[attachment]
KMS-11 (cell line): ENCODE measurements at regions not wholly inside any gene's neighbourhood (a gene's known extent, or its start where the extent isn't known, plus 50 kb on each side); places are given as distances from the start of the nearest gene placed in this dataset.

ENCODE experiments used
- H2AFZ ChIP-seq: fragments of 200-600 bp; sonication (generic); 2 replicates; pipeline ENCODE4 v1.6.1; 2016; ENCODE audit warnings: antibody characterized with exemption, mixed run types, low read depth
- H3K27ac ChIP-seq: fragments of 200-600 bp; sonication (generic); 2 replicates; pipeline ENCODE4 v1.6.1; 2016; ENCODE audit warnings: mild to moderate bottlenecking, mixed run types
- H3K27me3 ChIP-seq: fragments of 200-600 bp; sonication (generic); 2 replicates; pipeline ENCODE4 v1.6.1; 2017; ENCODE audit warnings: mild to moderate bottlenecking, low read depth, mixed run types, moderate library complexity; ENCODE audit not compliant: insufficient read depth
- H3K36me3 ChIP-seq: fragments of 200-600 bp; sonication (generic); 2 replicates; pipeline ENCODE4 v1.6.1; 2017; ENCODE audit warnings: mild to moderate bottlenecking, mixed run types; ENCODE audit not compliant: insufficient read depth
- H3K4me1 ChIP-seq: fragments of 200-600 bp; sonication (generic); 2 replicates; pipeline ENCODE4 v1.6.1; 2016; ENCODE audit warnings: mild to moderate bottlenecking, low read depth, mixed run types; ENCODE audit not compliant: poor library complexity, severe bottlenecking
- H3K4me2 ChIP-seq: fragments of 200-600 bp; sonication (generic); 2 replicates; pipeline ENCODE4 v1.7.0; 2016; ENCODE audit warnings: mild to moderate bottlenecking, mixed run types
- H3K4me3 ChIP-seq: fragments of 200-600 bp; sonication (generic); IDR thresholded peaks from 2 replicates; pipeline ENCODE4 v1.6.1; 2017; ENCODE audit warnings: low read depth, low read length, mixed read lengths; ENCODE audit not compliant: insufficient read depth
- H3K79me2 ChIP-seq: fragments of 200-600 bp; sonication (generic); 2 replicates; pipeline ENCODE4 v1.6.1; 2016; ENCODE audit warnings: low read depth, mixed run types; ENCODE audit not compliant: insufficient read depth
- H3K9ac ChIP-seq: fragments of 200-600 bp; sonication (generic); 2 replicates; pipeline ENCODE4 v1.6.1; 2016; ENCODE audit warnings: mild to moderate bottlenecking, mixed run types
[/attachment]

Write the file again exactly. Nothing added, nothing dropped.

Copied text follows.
KMS-11 (cell line): ENCODE measurements at regions not wholly inside any gene's neighbourhood (a gene's known extent, or its start where the extent isn't known, plus 50 kb on each side); places are given as distances from the start of the nearest gene placed in this dataset.

ENCODE experiments used
- H2AFZ ChIP-seq: fragments of 200-600 bp; sonication (generic); 2 replicates; pipeline ENCODE4 v1.6.1; 2016; ENCODE audit warnings: antibody characterized with exemption, mixed run types, low read depth
- H3K27ac ChIP-seq: fragments of 200-600 bp; sonication (generic); 2 replicates; pipeline ENCODE4 v1.6.1; 2016; ENCODE audit warnings: mild to moderate bottlenecking, mixed run types
- H3K27me3 ChIP-seq: fragments of 200-600 bp; sonication (generic); 2 replicates; pipeline ENCODE4 v1.6.1; 2017; ENCODE audit warnings: mild to moderate bottlenecking, low read depth, mixed run types, moderate library complexity; ENCODE audit not compliant: insufficient read depth
- H3K36me3 ChIP-seq: fragments of 200-600 bp; sonication (generic); 2 replicates; pipeline ENCODE4 v1.6.1; 2017; ENCODE audit warnings: mild to moderate bottlenecking, mixed run types; ENCODE audit not compliant: insufficient read depth
- H3K4me1 ChIP-seq: fragments of 200-600 bp; sonication (generic); 2 replicates; pipeline ENCODE4 v1.6.1; 2016; ENCODE audit warnings: mild to moderate bottlenecking, low read depth, mixed run types; ENCODE audit not compliant: poor library complexity, severe bottlenecking
- H3K4me2 ChIP-seq: fragments of 200-600 bp; sonication (generic); 2 replicates; pipeline ENCODE4 v1.7.0; 2016; ENCODE audit warnings: mild to moderate bottlenecking, mixed run types
- H3K4me3 ChIP-seq: fragments of 200-600 bp; sonication (generic); IDR thresholded peaks from 2 replicates; pipeline ENCODE4 v1.6.1; 2017; ENCODE audit warnings: low read depth, low read length, mixed read lengths; ENCODE audit not compliant: insufficient read depth
- H3K79me2 ChIP-seq: fragments of 200-600 bp; sonication (generic); 2 replicates; pipeline ENCODE4 v1.6.1; 2016; ENCODE audit warnings: low read depth, mixed run types; ENCODE audit not compliant: insufficient read depth
- H3K9ac ChIP-seq: fragments of 200-600 bp; sonication (generic); 2 replicates; pipeline ENCODE4 v1.6.1; 2016; ENCODE audit warnings: mild to moderate bottlenecking, mixed run types